Uncle continued ,“In about an hour we reached the jeep and rescued the family. They all were very scared and frustrated; I would expect no less if I was as helpless as them. The mother had wrapped her arms around the eleven year old boy who was in tears, trying to give him warmth and comfort. The father of the boy had left to look for help. Fear filled my heart when I noticed an approaching shadow. The father was back and I was relieved. The truck towed my jeep and we safely reached Lachen. Instead of expressing their frustration and anger towards me they were surprisingly thankful and optimistic. With such an incident they had become like family to me. I however wished that they witnessed the beauty of Gurudongmar Lake with me. Although they were reluctant at first, I convinced them and they put their trust in me for the second time. This time all went as planned and we were able to witness the spectacular Gurudongmar Lake.” I was amazed after hearing the story as I had imagined the whole thing. As soon as the story ended the car stopped and we reached Lachen. I was so thankful to have reached my hotel after hearing the story.
Later the story got me thinking and I realised really how difficult it must’ve been for uncle to keep calm when he was lost in the middle of nowhere with such extreme conditions, with a family he was responsible for bringing into such a situation. He could’ve simply waited till help arrived when the authorities would notice that a car hadn’t returned, instead he went out when it was snowing and there was very little visibility to look for help. He valued the family more then he valued himself. He could’ve chosen not to go with the truck as he had told them the location but he didn’t want to cause any more delay in them reaching the family even if it meant he had to travel in the bad roads after walking in bad conditions for about an hour. Also after such a terrifying experience he was courageous enough to drive the family to Gurudongmar in just a few days. In spite of losing his way he was able to keep the family’s trust and convinced them to travel to Gurudongmar again.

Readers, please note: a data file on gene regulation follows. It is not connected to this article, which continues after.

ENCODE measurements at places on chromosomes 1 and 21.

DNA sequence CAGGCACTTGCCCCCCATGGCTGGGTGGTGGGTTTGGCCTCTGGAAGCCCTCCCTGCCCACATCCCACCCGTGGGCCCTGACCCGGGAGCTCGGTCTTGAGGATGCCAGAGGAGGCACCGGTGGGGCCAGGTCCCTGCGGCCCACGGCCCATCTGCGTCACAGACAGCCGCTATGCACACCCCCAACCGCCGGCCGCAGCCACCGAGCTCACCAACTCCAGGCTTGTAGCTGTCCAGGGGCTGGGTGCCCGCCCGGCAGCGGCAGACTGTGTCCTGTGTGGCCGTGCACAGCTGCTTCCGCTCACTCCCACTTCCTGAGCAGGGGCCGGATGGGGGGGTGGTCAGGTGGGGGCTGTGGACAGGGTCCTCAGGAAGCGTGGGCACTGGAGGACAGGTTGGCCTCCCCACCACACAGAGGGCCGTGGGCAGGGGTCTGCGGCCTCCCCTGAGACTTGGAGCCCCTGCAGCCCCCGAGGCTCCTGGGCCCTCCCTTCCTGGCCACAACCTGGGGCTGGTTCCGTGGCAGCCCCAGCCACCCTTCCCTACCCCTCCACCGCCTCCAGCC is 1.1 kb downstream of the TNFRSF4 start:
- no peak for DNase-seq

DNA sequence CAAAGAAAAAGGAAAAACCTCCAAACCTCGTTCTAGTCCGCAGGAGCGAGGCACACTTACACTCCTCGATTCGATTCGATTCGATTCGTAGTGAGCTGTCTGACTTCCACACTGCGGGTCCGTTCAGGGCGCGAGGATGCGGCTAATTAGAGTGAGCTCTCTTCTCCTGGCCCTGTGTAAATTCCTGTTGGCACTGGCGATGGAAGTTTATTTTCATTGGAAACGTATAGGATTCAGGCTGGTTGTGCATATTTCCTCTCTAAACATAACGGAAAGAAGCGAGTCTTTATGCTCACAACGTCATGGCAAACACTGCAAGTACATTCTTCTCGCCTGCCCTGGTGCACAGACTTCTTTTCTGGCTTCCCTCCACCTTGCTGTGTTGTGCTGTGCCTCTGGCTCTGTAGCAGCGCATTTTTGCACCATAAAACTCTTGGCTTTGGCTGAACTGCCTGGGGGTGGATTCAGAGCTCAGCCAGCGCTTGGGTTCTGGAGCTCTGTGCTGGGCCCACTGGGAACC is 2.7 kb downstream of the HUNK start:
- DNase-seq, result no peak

Since then this story has stuck with me and inspired me to never give up, no matter how impossible and hopeless it may seem and to never forget my moral values. This story inspires me to strive to achieve things in spite of disheartening experiences in trying to achieve the same. This story has also taught me several lessons on humanity and how we must always be caring and take responsibility for our mistakes. Hard work always bears fruit. I have learnt that with courage, determination, struggle and passion everything is achievable. As Ada Adams said, “There is a light at the end of every tunnel. Some tunnels just happen to be longer than others.”